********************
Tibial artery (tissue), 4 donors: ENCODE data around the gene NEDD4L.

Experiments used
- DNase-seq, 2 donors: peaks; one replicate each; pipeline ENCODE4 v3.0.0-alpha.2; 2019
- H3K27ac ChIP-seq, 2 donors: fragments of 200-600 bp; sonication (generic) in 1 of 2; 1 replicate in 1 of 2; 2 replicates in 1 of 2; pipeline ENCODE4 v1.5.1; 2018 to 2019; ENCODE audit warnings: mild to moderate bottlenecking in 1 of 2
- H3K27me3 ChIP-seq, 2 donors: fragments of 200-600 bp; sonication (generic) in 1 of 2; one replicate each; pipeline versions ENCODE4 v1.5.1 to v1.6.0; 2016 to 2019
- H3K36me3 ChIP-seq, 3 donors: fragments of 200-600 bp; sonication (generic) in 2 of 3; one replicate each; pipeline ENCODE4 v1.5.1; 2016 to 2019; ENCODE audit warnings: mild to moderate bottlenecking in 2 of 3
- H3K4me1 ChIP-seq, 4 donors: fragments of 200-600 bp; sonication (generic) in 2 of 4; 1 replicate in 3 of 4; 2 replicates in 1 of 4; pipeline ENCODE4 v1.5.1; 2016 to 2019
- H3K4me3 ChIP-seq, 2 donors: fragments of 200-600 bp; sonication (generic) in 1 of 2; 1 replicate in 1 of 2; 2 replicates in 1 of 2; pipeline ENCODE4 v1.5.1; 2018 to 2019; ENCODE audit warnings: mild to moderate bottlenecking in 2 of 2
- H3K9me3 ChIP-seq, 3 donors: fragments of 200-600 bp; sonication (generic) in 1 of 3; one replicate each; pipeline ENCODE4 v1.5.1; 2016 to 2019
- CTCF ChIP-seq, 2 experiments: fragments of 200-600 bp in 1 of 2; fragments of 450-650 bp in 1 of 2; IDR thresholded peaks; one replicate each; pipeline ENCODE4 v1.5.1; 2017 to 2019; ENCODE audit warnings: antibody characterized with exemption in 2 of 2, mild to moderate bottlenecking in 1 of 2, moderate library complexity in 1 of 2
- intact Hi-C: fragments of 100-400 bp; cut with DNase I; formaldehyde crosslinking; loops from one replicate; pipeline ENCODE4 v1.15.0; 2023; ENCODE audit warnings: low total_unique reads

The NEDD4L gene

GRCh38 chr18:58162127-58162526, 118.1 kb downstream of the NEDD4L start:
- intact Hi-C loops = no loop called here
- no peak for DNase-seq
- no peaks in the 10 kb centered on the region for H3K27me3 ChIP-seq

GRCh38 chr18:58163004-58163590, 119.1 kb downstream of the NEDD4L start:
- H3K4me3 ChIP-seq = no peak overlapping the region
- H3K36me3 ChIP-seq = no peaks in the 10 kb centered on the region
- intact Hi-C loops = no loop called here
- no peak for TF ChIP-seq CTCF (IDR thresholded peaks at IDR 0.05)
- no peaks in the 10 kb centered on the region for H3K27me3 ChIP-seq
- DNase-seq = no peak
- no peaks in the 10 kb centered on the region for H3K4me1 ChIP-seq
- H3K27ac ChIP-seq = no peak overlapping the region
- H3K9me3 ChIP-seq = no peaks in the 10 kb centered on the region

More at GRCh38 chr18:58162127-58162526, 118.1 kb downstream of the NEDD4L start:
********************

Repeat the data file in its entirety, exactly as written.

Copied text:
Tibial artery (tissue), 4 donors: ENCODE data around the gene NEDD4L.

Experiments used
- DNase-seq, 2 donors: peaks; one replicate each; pipeline ENCODE4 v3.0.0-alpha.2; 2019
- H3K27ac ChIP-seq, 2 donors: fragments of 200-600 bp; sonication (generic) in 1 of 2; 1 replicate in 1 of 2; 2 replicates in 1 of 2; pipeline ENCODE4 v1.5.1; 2018 to 2019; ENCODE audit warnings: mild to moderate bottlenecking in 1 of 2
- H3K27me3 ChIP-seq, 2 donors: fragments of 200-600 bp; sonication (generic) in 1 of 2; one replicate each; pipeline versions ENCODE4 v1.5.1 to v1.6.0; 2016 to 2019
- H3K36me3 ChIP-seq, 3 donors: fragments of 200-600 bp; sonication (generic) in 2 of 3; one replicate each; pipeline ENCODE4 v1.5.1; 2016 to 2019; ENCODE audit warnings: mild to moderate bottlenecking in 2 of 3
- H3K4me1 ChIP-seq, 4 donors: fragments of 200-600 bp; sonication (generic) in 2 of 4; 1 replicate in 3 of 4; 2 replicates in 1 of 4; pipeline ENCODE4 v1.5.1; 2016 to 2019
- H3K4me3 ChIP-seq, 2 donors: fragments of 200-600 bp; sonication (generic) in 1 of 2; 1 replicate in 1 of 2; 2 replicates in 1 of 2; pipeline ENCODE4 v1.5.1; 2018 to 2019; ENCODE audit warnings: mild to moderate bottlenecking in 2 of 2
- H3K9me3 ChIP-seq, 3 donors: fragments of 200-600 bp; sonication (generic) in 1 of 3; one replicate each; pipeline ENCODE4 v1.5.1; 2016 to 2019
- CTCF ChIP-seq, 2 experiments: fragments of 200-600 bp in 1 of 2; fragments of 450-650 bp in 1 of 2; IDR thresholded peaks; one replicate each; pipeline ENCODE4 v1.5.1; 2017 to 2019; ENCODE audit warnings: antibody characterized with exemption in 2 of 2, mild to moderate bottlenecking in 1 of 2, moderate library complexity in 1 of 2
- intact Hi-C: fragments of 100-400 bp; cut with DNase I; formaldehyde crosslinking; loops from one replicate; pipeline ENCODE4 v1.15.0; 2023; ENCODE audit warnings: low total_unique reads

The NEDD4L gene

GRCh38 chr18:58162127-58162526, 118.1 kb downstream of the NEDD4L start:
- intact Hi-C loops = no loop called here
- no peak for DNase-seq
- no peaks in the 10 kb centered on the region for H3K27me3 ChIP-seq

GRCh38 chr18:58163004-58163590, 119.1 kb downstream of the NEDD4L start:
- H3K4me3 ChIP-seq = no peak overlapping the region
- H3K36me3 ChIP-seq = no peaks in the 10 kb centered on the region
- intact Hi-C loops = no loop called here
- no peak for TF ChIP-seq CTCF (IDR thresholded peaks at IDR 0.05)
- no peaks in the 10 kb centered on the region for H3K27me3 ChIP-seq
- DNase-seq = no peak
- no peaks in the 10 kb centered on the region for H3K4me1 ChIP-seq
- H3K27ac ChIP-seq = no peak overlapping the region
- H3K9me3 ChIP-seq = no peaks in the 10 kb centered on the region

More at GRCh38 chr18:58162127-58162526, 118.1 kb downstream of the NEDD4L start: